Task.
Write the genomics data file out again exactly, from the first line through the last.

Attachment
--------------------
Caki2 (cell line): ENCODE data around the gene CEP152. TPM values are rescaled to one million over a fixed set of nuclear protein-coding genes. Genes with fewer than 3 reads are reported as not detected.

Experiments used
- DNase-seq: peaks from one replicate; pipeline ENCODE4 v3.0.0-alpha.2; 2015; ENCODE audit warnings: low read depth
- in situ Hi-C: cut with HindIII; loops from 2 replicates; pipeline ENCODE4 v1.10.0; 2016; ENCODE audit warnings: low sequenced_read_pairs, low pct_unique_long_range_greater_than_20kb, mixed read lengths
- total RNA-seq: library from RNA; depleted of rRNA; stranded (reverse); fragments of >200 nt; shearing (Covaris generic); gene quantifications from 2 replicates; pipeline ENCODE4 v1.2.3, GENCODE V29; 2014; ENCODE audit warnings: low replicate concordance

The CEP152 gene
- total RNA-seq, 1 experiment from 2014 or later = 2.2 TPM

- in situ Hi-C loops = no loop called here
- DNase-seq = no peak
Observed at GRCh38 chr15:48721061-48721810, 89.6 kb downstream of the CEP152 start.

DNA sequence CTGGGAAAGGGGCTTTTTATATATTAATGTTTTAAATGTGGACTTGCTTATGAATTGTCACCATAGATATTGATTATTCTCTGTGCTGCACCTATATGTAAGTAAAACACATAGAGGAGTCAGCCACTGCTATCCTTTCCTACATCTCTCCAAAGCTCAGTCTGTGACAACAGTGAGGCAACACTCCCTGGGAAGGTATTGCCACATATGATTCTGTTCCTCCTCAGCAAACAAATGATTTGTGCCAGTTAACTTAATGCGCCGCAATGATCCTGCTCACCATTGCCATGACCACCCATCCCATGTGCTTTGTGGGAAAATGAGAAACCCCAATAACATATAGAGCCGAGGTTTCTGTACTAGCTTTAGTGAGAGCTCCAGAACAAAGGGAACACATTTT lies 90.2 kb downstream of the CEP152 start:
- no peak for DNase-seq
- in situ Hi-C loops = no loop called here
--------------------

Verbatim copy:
Caki2 (cell line): ENCODE data around the gene CEP152. TPM values are rescaled to one million over a fixed set of nuclear protein-coding genes. Genes with fewer than 3 reads are reported as not detected.

Experiments used
- DNase-seq: peaks from one replicate; pipeline ENCODE4 v3.0.0-alpha.2; 2015; ENCODE audit warnings: low read depth
- in situ Hi-C: cut with HindIII; loops from 2 replicates; pipeline ENCODE4 v1.10.0; 2016; ENCODE audit warnings: low sequenced_read_pairs, low pct_unique_long_range_greater_than_20kb, mixed read lengths
- total RNA-seq: library from RNA; depleted of rRNA; stranded (reverse); fragments of >200 nt; shearing (Covaris generic); gene quantifications from 2 replicates; pipeline ENCODE4 v1.2.3, GENCODE V29; 2014; ENCODE audit warnings: low replicate concordance

The CEP152 gene
- total RNA-seq, 1 experiment from 2014 or later = 2.2 TPM

- in situ Hi-C loops = no loop called here
- DNase-seq = no peak
Observed at GRCh38 chr15:48721061-48721810, 89.6 kb downstream of the CEP152 start.

DNA sequence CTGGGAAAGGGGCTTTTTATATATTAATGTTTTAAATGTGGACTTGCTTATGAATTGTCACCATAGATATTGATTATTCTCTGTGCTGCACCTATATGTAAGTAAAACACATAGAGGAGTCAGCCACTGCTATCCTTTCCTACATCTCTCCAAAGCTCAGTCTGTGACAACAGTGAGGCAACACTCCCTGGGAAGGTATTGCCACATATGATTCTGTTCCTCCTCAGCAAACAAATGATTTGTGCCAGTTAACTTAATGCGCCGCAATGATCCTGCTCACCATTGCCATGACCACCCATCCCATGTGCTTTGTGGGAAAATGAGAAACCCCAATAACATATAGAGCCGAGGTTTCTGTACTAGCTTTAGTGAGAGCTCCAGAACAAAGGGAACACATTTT lies 90.2 kb downstream of the CEP152 start:
- no peak for DNase-seq
- in situ Hi-C loops = no loop called here